Winterson's The Passion and Atwood's The Handmaid's Tale - Common Motives - Essay Example

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The essay “Winterson’s The Passion and Atwood’s The Handmaid’s Tale - Common Motives” considers volitional women, ready to confront many life challenges. The isolation of feminists who can do better themselves, without men, contrasts particularly with the lack of character of some men…
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Wintersons The Passion and Atwoods The Handmaids Tale - Common Motives
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Download file to see previous pages Both of these stories - Jeanette Winterson’s The Passion and Margaret Atwood’s The Handmaid’s Tale - are told according to the view of the main characters and they often display a strong sense of the feminist ideology, whether the authors do it consciously or unconsciously. One would be tempted to say that these novels are attempts by the authors to advance the feminist agenda by showing us the progress that has been made by women so far and the way this progress might be quickly eroded. They attempt to show the weaknesses that plague the feminist movement and the fact that, despite all its recent gains, this movement is still extremely new and if anything catastrophic were to happen; then all these gains would be lost in an instant mainly because of the nature of these gains.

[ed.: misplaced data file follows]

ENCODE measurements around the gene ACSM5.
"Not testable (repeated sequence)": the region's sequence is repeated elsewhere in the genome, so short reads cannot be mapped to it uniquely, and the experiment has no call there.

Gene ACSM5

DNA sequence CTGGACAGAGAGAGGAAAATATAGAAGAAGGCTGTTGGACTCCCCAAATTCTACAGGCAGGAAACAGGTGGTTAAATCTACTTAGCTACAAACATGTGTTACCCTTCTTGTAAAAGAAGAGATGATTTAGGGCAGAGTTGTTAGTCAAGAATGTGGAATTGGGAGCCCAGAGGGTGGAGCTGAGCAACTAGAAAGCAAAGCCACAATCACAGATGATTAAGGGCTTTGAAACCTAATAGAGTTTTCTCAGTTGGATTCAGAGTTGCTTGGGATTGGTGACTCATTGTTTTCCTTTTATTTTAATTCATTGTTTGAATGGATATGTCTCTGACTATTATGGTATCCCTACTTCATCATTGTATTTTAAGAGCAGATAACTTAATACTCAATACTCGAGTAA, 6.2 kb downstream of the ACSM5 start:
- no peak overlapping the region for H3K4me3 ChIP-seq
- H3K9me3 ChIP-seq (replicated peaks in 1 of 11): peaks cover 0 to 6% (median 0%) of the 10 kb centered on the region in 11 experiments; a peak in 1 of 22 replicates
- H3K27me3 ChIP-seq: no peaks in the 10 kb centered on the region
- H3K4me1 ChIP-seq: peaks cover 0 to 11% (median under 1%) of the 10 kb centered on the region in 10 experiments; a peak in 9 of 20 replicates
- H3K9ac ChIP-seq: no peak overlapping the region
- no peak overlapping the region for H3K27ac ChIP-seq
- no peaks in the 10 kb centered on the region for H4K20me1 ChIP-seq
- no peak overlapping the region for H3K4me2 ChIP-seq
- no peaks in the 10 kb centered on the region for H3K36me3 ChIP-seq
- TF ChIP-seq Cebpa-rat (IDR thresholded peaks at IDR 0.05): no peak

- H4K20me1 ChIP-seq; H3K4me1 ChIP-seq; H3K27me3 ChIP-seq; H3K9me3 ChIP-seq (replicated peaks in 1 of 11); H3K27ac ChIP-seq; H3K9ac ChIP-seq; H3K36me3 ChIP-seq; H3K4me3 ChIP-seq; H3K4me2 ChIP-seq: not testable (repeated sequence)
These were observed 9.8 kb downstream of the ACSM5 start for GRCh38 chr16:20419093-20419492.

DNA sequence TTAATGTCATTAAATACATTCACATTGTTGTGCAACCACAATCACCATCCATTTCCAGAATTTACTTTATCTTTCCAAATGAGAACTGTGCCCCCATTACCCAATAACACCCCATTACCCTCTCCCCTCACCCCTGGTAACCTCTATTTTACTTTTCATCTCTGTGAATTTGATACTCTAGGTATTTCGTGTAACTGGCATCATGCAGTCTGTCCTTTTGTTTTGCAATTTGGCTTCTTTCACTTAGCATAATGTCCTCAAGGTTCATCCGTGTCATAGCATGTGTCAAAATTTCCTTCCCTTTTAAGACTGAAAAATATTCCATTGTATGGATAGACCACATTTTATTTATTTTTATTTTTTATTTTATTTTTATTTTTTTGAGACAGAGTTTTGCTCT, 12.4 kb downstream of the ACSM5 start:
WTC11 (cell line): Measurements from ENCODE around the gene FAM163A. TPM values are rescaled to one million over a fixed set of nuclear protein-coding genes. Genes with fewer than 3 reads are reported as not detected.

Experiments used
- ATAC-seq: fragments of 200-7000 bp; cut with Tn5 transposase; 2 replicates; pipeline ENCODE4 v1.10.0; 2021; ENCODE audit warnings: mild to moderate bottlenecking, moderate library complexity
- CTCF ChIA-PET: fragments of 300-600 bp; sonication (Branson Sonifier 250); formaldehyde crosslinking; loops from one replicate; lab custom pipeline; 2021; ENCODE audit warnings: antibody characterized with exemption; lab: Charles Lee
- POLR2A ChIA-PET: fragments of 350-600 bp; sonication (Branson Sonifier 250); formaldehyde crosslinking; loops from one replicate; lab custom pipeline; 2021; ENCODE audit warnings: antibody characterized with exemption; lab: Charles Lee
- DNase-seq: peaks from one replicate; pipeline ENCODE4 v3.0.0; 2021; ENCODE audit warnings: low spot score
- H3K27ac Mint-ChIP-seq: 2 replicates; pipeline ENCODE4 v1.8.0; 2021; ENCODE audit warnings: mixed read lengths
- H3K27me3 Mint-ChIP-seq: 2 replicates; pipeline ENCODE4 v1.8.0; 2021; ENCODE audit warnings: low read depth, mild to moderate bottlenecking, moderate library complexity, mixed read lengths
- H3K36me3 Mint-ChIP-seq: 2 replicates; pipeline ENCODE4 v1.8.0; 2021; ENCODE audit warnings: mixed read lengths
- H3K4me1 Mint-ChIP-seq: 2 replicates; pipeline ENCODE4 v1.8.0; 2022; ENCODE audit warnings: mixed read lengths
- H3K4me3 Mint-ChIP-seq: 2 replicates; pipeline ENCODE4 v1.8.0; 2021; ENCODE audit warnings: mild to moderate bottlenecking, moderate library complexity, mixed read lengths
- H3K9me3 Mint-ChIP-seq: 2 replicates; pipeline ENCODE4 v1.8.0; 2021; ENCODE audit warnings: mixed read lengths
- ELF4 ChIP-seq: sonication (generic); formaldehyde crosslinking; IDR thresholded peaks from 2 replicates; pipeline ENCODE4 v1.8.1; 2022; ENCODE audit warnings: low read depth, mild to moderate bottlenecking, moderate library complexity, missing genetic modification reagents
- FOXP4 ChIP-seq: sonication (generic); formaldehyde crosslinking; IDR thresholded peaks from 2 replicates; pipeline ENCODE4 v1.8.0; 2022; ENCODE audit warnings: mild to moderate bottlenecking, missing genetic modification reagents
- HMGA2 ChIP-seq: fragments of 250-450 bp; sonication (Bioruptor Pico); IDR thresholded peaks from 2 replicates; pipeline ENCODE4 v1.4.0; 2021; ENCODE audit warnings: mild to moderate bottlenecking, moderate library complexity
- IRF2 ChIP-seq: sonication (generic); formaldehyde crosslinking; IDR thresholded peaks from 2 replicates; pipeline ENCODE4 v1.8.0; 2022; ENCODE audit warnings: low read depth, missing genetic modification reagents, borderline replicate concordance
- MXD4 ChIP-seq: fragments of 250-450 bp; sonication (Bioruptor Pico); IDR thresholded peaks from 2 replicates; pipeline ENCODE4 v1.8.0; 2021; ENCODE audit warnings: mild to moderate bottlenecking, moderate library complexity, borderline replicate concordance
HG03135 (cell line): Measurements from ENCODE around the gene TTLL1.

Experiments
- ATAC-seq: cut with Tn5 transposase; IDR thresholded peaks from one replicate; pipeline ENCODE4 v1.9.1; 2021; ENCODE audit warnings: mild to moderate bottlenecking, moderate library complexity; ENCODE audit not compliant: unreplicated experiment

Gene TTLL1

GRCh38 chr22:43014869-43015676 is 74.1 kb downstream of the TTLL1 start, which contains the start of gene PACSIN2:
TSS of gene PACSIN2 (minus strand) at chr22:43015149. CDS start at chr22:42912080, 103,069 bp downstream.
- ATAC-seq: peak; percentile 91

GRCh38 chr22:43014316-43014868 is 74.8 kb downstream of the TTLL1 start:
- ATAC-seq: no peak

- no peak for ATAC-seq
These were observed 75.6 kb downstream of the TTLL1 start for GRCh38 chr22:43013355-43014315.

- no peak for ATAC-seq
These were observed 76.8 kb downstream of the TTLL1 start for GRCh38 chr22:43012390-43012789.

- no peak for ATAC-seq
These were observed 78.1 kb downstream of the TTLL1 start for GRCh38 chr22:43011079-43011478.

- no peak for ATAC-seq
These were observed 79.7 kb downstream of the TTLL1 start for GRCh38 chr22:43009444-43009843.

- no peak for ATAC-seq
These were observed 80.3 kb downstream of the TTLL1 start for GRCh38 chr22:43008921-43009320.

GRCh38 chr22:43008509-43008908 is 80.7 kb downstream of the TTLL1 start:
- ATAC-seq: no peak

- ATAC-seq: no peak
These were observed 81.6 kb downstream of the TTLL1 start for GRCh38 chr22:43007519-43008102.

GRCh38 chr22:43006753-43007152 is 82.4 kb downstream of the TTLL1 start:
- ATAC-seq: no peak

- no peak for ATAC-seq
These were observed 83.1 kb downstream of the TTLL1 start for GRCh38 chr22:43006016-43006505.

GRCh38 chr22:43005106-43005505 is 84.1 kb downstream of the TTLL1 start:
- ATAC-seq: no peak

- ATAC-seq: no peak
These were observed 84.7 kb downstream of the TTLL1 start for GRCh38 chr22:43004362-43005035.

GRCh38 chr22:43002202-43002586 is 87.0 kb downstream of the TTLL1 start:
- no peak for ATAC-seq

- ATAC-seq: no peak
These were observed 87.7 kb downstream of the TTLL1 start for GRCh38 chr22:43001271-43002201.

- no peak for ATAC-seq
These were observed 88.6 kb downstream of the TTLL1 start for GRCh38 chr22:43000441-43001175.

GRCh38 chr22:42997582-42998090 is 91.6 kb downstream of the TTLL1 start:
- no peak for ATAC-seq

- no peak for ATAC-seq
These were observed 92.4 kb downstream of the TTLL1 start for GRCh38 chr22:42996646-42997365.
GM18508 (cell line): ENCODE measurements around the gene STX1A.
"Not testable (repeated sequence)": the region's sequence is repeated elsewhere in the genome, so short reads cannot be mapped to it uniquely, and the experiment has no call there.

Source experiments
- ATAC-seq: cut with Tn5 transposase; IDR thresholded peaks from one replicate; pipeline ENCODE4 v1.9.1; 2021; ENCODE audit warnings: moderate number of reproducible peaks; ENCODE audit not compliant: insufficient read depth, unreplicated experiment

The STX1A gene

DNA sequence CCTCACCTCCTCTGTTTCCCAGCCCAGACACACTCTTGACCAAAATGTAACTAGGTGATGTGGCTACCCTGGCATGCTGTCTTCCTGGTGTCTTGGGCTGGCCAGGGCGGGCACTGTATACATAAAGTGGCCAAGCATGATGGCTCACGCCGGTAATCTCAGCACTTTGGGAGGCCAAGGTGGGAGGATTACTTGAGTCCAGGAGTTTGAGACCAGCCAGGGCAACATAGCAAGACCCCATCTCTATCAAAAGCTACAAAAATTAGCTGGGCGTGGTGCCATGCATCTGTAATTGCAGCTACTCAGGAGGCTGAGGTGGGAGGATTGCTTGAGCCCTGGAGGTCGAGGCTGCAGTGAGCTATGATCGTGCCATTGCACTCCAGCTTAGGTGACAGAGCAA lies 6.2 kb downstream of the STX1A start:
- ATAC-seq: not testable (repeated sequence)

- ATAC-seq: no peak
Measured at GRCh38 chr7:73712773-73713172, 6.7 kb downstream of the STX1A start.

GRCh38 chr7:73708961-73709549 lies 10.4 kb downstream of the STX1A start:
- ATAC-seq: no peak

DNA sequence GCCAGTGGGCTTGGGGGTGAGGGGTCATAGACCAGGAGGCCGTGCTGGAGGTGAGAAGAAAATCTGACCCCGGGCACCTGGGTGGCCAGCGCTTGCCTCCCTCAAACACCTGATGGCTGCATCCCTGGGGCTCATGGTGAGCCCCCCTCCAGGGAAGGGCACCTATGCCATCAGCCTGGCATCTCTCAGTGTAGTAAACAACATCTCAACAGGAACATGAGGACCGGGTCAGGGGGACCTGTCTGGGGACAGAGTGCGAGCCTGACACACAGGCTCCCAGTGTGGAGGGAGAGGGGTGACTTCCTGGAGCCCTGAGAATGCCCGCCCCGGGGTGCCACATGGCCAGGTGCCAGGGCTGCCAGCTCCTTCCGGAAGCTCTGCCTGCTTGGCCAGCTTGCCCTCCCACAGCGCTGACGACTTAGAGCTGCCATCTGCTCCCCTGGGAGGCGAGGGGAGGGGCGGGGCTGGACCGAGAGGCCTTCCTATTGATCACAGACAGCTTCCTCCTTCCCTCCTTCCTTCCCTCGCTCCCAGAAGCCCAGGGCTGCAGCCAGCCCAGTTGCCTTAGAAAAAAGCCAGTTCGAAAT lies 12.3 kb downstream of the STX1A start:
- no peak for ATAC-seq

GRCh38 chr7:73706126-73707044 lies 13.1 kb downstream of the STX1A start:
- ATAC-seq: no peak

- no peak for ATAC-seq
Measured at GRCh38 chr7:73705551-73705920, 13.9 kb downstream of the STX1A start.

In the state of Gilead where The Handmaid’s Tale is set, women are kept apart from the men, and it is expected that they support each other in all aspects of life. If these women are in the same household, they are expected to work together to fulfill the various duties which have been set for their gender. In this novel, women are presented, as to be strong being able to deal with many of the issues, which face them on their own without the help of men. It is said that women are better suited to handle the problems, which face them, and it is this more than anything that ensures that they are isolated (Atwood 3). The theocratic state of Gilead justifies the isolation of women in their society by using teachings from the bible. The Passion, on the other hand, is a novel that is based on two characters, one male and one female. Of these, the female character, Villanelle, is portrayed to be the stronger of the two and through her cross-dressing displaying those characteristics which one would consider being extremely masculine. The male character, Henri, is the complete opposite of Villanelle because he feels inadequate in his position in society and tends to compensate for this through his dedication to writing enhanced stories about himself in a diary. Furthermore, although he is a soldier in Napoleon’s army, Henri is depicted as a person who is afraid to kill, something that one would not expect from most men. ...Download file to see next pagesRead More
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